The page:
Nurturing "other"ness

Last night I met up with some old friends who we (me and A) had known in Miami for several years. Their son attended the same French school as A, and was A's best friend. They have just returned from assignments in Spain and Belgium and landed - surprise, plunk - in our Westchester village.

Mondo piccolo, I say.

We talked about our sons' "otherness" over the years - lack of materialism, Alexander's homeschooling, our boys' interest in the dynamics of world relations (we had been actively discussing the dynamics of the U.S. involvement in Iraq with our boys over the past year-and-a-half), and how our sons are oddities in otherwise pop-culturesque classrooms.

Our boys are "deep" - and as inward-thinking kids, and do not hold title as "upwardly popular boy", as may be acceptable by some of their classroom counterparts. Indeed, our boys have suffered a bit with our travels in addition to their parental influences about the world.

Friend Returned from Europe: "I know we're not supposed to talk about adult things with our kids, but we can't help but want to discuss what is going on the world with our Alex."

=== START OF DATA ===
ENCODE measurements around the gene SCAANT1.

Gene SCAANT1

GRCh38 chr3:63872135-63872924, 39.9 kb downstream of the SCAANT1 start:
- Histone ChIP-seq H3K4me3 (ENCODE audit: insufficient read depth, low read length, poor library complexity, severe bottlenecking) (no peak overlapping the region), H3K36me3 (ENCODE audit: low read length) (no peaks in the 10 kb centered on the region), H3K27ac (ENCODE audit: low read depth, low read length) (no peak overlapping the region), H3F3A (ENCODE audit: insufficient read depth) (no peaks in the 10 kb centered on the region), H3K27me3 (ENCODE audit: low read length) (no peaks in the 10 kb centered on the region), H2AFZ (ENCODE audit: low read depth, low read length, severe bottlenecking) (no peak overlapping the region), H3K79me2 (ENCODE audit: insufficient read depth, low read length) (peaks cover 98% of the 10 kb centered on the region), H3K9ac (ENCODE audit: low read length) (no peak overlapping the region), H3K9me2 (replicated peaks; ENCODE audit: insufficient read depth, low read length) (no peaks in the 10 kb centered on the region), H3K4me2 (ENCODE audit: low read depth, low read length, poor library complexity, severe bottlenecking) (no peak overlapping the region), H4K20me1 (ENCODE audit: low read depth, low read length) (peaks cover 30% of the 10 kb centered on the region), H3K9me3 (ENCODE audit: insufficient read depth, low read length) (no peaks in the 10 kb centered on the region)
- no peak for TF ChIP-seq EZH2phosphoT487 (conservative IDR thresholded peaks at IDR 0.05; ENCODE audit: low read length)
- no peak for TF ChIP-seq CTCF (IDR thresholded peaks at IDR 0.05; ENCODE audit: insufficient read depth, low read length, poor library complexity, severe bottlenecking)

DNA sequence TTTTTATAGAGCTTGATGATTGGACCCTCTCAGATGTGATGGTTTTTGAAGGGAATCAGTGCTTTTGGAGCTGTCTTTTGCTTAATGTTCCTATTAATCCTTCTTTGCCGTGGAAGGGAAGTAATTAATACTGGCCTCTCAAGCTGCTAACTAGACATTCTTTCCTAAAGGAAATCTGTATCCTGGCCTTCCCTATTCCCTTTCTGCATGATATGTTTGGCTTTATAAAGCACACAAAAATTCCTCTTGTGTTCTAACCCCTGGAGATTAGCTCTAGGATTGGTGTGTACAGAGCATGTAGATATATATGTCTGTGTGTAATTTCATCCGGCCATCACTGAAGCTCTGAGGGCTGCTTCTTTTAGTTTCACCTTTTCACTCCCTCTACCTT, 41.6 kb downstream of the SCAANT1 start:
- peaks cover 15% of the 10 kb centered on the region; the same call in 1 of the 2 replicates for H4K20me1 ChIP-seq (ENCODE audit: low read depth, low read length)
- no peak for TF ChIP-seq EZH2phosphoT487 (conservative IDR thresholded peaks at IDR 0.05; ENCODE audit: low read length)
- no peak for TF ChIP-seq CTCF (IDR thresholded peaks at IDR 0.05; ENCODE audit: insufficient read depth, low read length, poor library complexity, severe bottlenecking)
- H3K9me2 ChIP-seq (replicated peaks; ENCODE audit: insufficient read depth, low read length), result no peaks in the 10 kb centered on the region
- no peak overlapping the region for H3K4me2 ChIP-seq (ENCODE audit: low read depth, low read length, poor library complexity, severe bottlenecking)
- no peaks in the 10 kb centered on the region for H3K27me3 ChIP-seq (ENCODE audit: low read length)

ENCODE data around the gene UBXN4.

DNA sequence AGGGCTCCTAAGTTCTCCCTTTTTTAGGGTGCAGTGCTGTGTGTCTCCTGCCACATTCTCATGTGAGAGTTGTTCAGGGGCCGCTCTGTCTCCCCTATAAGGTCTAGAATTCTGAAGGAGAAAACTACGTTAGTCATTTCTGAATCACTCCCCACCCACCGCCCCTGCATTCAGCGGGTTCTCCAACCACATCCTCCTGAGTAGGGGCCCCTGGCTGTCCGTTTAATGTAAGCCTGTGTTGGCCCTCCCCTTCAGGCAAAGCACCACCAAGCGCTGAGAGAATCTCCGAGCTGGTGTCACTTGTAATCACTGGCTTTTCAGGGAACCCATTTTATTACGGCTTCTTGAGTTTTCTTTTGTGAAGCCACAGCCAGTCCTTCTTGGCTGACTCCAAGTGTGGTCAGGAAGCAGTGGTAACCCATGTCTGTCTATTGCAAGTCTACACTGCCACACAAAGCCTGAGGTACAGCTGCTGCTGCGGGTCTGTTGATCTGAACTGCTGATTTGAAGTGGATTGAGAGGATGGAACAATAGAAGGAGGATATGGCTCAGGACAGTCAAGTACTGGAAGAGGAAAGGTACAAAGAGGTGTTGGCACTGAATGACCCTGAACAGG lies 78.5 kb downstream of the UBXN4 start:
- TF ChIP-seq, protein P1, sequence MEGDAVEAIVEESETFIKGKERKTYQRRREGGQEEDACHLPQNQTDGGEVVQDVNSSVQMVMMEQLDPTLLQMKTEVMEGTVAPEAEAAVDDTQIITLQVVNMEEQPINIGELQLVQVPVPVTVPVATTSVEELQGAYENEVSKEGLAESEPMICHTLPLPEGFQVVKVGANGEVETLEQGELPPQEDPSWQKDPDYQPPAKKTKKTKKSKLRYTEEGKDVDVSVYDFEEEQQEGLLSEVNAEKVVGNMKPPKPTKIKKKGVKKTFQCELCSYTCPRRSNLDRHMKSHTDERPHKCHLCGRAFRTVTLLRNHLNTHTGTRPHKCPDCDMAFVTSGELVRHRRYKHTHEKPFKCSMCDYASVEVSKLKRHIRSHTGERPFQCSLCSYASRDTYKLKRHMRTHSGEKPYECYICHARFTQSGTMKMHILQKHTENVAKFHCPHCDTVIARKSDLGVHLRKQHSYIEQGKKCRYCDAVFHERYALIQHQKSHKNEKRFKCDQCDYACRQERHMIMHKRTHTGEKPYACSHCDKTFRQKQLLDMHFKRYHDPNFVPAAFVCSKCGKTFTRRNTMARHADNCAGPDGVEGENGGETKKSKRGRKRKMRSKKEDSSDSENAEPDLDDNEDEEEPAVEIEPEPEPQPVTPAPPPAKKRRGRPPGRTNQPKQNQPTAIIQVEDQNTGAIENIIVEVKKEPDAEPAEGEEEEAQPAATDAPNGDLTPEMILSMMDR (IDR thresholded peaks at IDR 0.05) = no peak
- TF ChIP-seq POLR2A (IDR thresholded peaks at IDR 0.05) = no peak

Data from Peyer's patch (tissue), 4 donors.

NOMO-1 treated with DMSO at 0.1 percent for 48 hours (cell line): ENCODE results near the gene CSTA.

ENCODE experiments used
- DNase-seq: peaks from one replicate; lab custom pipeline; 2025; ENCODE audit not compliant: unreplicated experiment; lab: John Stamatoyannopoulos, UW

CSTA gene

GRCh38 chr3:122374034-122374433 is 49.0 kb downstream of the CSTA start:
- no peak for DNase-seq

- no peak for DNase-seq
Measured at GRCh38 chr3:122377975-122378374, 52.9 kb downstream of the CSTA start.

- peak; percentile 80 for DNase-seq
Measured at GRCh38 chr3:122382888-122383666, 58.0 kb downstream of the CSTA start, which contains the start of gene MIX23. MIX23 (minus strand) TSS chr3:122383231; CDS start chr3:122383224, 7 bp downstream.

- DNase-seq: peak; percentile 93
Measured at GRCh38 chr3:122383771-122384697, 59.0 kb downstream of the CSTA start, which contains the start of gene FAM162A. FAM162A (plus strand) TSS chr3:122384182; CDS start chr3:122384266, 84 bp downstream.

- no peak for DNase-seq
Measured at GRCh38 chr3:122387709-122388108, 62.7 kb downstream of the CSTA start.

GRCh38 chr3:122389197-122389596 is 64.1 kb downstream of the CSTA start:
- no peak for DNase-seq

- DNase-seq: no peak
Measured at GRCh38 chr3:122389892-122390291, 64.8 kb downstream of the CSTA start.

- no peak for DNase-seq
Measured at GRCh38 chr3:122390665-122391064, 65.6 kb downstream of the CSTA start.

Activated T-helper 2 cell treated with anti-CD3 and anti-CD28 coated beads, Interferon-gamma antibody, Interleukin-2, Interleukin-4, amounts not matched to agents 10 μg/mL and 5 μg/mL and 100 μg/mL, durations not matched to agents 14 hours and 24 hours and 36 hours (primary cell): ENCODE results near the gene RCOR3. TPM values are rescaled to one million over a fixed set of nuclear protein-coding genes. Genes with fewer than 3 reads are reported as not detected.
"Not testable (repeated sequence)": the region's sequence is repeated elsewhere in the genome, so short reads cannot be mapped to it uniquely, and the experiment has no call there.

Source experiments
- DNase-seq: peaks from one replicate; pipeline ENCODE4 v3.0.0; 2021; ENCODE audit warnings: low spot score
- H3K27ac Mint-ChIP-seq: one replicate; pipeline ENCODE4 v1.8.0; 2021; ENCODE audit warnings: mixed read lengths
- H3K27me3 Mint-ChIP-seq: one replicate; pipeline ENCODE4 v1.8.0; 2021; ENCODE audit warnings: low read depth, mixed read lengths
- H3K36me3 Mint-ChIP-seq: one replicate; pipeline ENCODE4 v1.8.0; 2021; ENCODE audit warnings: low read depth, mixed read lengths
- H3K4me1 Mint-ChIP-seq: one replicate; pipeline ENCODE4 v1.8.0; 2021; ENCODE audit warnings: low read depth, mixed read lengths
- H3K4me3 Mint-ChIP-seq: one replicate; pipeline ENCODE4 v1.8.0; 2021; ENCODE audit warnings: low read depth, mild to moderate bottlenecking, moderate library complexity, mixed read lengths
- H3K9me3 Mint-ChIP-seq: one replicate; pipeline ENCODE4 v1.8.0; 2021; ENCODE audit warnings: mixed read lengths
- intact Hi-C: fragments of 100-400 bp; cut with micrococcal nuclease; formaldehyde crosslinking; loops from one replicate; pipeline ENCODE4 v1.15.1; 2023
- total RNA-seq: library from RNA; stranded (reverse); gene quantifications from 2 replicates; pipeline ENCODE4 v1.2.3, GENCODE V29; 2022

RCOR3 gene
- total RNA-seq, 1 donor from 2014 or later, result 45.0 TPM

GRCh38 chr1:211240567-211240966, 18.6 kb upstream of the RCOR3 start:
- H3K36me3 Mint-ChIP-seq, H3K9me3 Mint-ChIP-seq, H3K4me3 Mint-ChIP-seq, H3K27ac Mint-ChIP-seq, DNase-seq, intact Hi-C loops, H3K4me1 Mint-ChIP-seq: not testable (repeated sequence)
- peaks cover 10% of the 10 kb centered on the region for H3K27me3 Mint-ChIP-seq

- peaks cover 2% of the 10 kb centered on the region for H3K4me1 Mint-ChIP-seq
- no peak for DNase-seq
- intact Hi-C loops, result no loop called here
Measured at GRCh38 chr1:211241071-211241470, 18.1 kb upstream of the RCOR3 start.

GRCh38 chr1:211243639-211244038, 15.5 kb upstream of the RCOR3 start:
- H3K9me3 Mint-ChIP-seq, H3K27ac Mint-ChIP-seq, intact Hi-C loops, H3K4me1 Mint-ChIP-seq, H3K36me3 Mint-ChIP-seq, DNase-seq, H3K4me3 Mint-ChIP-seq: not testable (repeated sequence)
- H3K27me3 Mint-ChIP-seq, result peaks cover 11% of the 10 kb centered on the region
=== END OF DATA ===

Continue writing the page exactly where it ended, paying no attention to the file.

Me: "I do the same. If it's not too over-the-top for them (and who better to know than we parents), I think it's okay to go ahead and see where the deep conversations take you..."

Not exactly a hermit, my son likes video games and rock music.

But the choices he makes with them have been interesting. Parappa the Rappa ("I Gotta Believe!"). Beatles (what young people avidly - really avidly - listen to the Beatles today?). The Kinks.

and tonight, on the iPod, this:

A: Mom, listen to this!

"I Don't Want To Be"

[Me listening]:

I don’t want to be anything other than what I’ve been trying to be lately
All I have to do is think of me and I have peace of mind
I’m tired of looking ‘round rooms wondering what I’m trying to do
Or who I’m supposed to be
I don’t want to be anything other than me

It put last night's conversation in perspective. A already nurtures himself, his otherness, and he knows who he is.

I don't want to be anything other than me. Take that, peer pressure.

1 comment:

Anonymous said...

My kids (8 & 5) aren't into the Beatles (as I am) but go nuts for Elvis. The 8yo tries to listen six hours a day.

A friend of mine once told my husband that of all the folk she knew, I seemed the most comfortable with who I was and what I liked.

How good for A to know himself.

-- Heidi